Paladyn

, Volume 3, Issue 4, pp 209–217

Robot-assisted therapy for autism spectrum disorders with (partially) autonomous control: Challenges and outlook

  • Serge Thill
  • Cristina A. Pop
  • Tony Belpaeme
  • Tom Ziemke
  • Bram Vanderborght
Vision Paper

DOI: 10.2478/s13230-013-0107-7

Cite this article as:
Thill, S., Pop, C.A., Belpaeme, T. et al. Paladyn (2012) 3: 209. doi:10.2478/s13230-013-0107-7

Abstract

Robot-assisted therapy (RAT) is an emerging field that has already seen some success and is likely to develop in the future. One particular application area is within therapies for autism spectrum disorders, in which the viability of the approach has been demonstrated.

The present paper is a vision paper with the aim of identifying research directions in the near future of RAT. Specifically, we argue that the next step in such therapeutic scenarios is the development of more substantial levels of autonomy which would allow the robot to adapt to the individual needs of children over longer periods of time (while remaining under the ultimate supervision of a therapist). We argue that this requires new advances on the level of robot controllers as well as the ability to infer and classify intentions, goals and emotional states of the robot’s interactants. We show that the state of the art in a number of relevant disciplines is now at the point at which such an endeavour can be approached in earnest.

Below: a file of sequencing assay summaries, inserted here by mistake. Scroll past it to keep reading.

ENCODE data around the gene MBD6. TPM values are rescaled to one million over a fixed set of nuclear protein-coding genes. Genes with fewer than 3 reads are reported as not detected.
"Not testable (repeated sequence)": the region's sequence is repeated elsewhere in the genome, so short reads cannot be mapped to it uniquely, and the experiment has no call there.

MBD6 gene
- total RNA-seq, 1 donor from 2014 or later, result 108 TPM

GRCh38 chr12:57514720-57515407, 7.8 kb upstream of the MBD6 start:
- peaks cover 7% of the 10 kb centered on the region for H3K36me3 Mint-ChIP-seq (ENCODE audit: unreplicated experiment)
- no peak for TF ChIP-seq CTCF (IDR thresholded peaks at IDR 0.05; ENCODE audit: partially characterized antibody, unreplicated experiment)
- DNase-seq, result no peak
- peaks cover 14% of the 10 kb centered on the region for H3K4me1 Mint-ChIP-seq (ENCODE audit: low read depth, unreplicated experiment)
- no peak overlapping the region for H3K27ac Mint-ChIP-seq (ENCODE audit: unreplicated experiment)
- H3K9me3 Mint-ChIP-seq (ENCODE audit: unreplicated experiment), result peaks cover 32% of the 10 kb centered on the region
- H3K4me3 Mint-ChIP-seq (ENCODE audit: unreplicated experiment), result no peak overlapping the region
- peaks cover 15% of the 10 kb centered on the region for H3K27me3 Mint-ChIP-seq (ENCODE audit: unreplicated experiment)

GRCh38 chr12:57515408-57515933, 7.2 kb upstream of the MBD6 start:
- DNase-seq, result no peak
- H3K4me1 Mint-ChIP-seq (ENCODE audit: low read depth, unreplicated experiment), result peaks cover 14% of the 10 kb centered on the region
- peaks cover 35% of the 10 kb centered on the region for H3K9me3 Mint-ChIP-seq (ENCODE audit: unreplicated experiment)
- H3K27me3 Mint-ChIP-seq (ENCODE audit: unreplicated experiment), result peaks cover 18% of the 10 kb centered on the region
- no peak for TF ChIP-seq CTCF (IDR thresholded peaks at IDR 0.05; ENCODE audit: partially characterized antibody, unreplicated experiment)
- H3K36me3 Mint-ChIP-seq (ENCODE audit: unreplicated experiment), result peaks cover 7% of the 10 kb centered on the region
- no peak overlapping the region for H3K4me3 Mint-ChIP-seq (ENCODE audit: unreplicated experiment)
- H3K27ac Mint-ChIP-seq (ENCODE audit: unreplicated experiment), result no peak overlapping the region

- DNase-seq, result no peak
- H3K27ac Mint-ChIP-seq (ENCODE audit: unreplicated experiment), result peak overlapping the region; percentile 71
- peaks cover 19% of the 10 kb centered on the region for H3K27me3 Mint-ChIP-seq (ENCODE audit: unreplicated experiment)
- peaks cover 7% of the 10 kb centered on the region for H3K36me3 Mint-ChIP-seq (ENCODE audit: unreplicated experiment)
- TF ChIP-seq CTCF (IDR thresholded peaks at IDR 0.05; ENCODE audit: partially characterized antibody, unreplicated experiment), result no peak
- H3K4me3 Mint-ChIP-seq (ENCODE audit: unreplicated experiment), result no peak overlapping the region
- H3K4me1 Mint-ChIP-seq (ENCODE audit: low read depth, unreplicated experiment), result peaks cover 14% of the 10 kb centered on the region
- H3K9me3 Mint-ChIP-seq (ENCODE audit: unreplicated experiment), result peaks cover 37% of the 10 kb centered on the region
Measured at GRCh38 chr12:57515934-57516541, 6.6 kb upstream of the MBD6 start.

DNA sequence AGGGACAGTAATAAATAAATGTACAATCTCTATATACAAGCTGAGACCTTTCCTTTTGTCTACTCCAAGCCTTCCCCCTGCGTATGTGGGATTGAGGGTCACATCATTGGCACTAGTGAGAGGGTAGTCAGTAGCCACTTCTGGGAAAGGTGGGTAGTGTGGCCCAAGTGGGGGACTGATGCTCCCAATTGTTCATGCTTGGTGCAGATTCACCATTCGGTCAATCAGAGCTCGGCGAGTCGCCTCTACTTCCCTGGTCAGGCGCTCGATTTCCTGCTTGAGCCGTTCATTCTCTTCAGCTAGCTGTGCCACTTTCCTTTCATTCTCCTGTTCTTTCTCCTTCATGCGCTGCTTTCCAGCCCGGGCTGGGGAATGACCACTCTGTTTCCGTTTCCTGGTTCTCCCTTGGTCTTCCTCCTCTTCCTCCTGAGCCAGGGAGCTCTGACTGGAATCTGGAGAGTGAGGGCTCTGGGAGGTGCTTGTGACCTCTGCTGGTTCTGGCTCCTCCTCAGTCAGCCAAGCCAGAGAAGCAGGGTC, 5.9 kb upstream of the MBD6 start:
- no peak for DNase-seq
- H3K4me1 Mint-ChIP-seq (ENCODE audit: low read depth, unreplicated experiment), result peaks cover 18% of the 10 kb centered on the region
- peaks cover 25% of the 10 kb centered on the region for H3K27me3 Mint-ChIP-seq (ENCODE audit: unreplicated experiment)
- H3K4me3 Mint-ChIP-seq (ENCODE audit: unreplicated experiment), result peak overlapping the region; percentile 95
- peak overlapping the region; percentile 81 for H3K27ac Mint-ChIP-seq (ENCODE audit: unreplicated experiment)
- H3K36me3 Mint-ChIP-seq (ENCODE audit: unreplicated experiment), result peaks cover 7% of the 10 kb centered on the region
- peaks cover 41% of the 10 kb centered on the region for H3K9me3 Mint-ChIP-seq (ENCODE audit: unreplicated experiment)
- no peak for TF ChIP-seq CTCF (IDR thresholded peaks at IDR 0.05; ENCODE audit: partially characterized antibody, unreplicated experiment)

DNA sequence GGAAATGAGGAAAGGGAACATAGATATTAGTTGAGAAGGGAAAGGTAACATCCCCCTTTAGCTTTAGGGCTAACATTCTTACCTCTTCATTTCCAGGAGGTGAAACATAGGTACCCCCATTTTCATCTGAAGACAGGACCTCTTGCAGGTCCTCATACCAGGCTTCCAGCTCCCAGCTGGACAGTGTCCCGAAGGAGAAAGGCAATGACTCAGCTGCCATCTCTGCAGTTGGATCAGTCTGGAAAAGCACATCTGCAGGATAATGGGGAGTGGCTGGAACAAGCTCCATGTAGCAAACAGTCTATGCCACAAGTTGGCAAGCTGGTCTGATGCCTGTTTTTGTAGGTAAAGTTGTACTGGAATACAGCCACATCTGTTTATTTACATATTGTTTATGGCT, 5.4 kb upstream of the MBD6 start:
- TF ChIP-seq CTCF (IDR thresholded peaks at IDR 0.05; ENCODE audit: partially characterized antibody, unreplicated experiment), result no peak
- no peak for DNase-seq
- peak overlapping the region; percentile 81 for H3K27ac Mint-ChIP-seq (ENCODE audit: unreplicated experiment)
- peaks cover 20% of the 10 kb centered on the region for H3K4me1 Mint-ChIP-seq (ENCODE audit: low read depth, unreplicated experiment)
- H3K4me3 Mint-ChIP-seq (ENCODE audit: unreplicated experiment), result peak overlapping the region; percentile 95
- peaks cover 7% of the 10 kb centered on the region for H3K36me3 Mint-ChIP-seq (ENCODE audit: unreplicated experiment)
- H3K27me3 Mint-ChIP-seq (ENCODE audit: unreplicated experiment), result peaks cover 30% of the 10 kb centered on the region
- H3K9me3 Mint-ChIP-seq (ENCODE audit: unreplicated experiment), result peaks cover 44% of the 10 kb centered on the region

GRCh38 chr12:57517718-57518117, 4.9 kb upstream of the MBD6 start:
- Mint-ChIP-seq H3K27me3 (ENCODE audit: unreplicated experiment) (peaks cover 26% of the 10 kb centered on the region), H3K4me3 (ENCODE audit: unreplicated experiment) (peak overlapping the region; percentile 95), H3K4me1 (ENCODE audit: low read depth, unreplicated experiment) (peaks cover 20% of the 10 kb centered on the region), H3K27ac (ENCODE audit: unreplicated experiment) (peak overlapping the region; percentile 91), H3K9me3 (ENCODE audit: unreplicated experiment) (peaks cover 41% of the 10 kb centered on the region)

Keywords

Robot-Assisted Therapy Shared Autonomy Theory of Mind Autism Spectrum Disorders 

Copyright information

© Versita Warsaw and Springer-Verlag Wien 2013

Authors and Affiliations

  • Serge Thill
    • 1
  • Cristina A. Pop
    • 2
  • Tony Belpaeme
    • 3
  • Tom Ziemke
    • 1
  • Bram Vanderborght
    • 4
  1. 1.Interaction Lab, Informatics Research CentreUniversity of Skövde HögskolevägenSkövdeSweden
  2. 2.Department of Clinical Psychology and PsychotherapyBabes-Bolyai UniversityCluj-NapocaRomania
  3. 3.Department of Mechanical EngineeringVrije Universiteit BrusselBrusselsBelgium
  4. 4.School of Computing, Communications and ElectronicsUniversity of PlymouthPlymouthUK